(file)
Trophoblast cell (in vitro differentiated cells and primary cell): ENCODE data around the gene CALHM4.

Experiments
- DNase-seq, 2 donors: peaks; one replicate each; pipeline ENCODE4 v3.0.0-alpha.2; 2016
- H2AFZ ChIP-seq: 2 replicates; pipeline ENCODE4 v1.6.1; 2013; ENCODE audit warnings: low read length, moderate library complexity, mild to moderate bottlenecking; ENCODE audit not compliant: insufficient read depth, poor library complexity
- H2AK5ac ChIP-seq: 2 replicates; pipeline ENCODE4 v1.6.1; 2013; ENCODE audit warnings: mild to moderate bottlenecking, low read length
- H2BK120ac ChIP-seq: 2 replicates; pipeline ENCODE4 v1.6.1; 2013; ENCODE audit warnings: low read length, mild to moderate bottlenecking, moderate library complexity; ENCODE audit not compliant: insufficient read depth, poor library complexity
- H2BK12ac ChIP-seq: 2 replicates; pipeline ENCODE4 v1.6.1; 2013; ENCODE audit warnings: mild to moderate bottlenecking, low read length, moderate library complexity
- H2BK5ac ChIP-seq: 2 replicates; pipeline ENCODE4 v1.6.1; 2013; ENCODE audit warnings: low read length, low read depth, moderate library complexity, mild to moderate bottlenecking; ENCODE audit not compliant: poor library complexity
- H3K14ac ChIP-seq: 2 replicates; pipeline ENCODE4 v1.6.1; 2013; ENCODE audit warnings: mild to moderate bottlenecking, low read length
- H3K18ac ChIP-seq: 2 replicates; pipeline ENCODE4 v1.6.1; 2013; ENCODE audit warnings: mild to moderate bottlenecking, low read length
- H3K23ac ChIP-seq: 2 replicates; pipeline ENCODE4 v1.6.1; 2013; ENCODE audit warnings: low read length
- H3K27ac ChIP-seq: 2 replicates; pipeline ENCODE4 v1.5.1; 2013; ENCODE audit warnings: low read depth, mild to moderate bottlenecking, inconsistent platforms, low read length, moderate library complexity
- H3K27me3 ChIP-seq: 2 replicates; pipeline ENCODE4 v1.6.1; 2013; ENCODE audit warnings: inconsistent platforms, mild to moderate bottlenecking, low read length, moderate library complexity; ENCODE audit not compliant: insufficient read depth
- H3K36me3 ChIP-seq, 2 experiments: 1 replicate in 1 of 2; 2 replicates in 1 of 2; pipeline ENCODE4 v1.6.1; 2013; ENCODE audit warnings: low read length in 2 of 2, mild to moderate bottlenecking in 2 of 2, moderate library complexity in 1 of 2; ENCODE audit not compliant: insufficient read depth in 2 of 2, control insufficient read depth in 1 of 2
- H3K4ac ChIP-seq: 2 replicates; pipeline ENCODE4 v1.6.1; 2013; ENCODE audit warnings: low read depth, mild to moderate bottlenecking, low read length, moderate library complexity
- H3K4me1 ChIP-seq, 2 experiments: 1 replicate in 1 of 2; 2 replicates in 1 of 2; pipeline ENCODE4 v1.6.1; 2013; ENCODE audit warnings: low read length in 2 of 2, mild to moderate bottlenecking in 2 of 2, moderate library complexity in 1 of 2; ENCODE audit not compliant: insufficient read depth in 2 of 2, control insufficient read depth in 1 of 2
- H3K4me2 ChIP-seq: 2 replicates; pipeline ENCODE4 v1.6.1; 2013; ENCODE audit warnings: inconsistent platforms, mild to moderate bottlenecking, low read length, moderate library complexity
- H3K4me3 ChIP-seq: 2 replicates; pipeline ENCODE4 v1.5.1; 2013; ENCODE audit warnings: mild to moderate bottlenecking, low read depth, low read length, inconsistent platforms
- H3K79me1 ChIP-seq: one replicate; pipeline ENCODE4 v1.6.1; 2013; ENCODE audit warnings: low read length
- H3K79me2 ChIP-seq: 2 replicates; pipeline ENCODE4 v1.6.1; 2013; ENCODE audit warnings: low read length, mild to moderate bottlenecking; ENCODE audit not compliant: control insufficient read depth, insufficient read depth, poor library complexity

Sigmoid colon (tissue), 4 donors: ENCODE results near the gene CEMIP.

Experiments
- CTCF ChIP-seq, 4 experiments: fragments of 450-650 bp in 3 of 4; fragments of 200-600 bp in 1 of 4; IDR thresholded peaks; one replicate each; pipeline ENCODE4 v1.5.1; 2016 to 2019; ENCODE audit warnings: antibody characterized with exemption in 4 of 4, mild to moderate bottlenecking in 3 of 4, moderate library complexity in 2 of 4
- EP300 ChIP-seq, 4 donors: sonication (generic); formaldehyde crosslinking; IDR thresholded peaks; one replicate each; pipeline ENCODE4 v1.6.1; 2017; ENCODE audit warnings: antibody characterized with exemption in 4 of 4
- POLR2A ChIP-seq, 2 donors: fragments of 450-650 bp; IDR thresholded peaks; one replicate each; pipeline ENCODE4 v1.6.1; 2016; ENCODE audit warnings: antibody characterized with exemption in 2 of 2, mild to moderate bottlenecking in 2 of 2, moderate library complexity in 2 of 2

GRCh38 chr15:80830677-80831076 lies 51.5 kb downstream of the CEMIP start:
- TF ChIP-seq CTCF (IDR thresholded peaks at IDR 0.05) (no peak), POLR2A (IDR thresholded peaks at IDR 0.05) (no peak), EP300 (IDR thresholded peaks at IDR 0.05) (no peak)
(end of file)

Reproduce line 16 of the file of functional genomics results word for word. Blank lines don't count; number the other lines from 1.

- H3K4me1 ChIP-seq, 2 experiments: 1 replicate in 1 of 2; 2 replicates in 1 of 2; pipeline ENCODE4 v1.6.1; 2013; ENCODE audit warnings: low read length in 2 of 2, mild to moderate bottlenecking in 2 of 2, moderate library complexity in 1 of 2; ENCODE audit not compliant: insufficient read depth in 2 of 2, control insufficient read depth in 1 of 2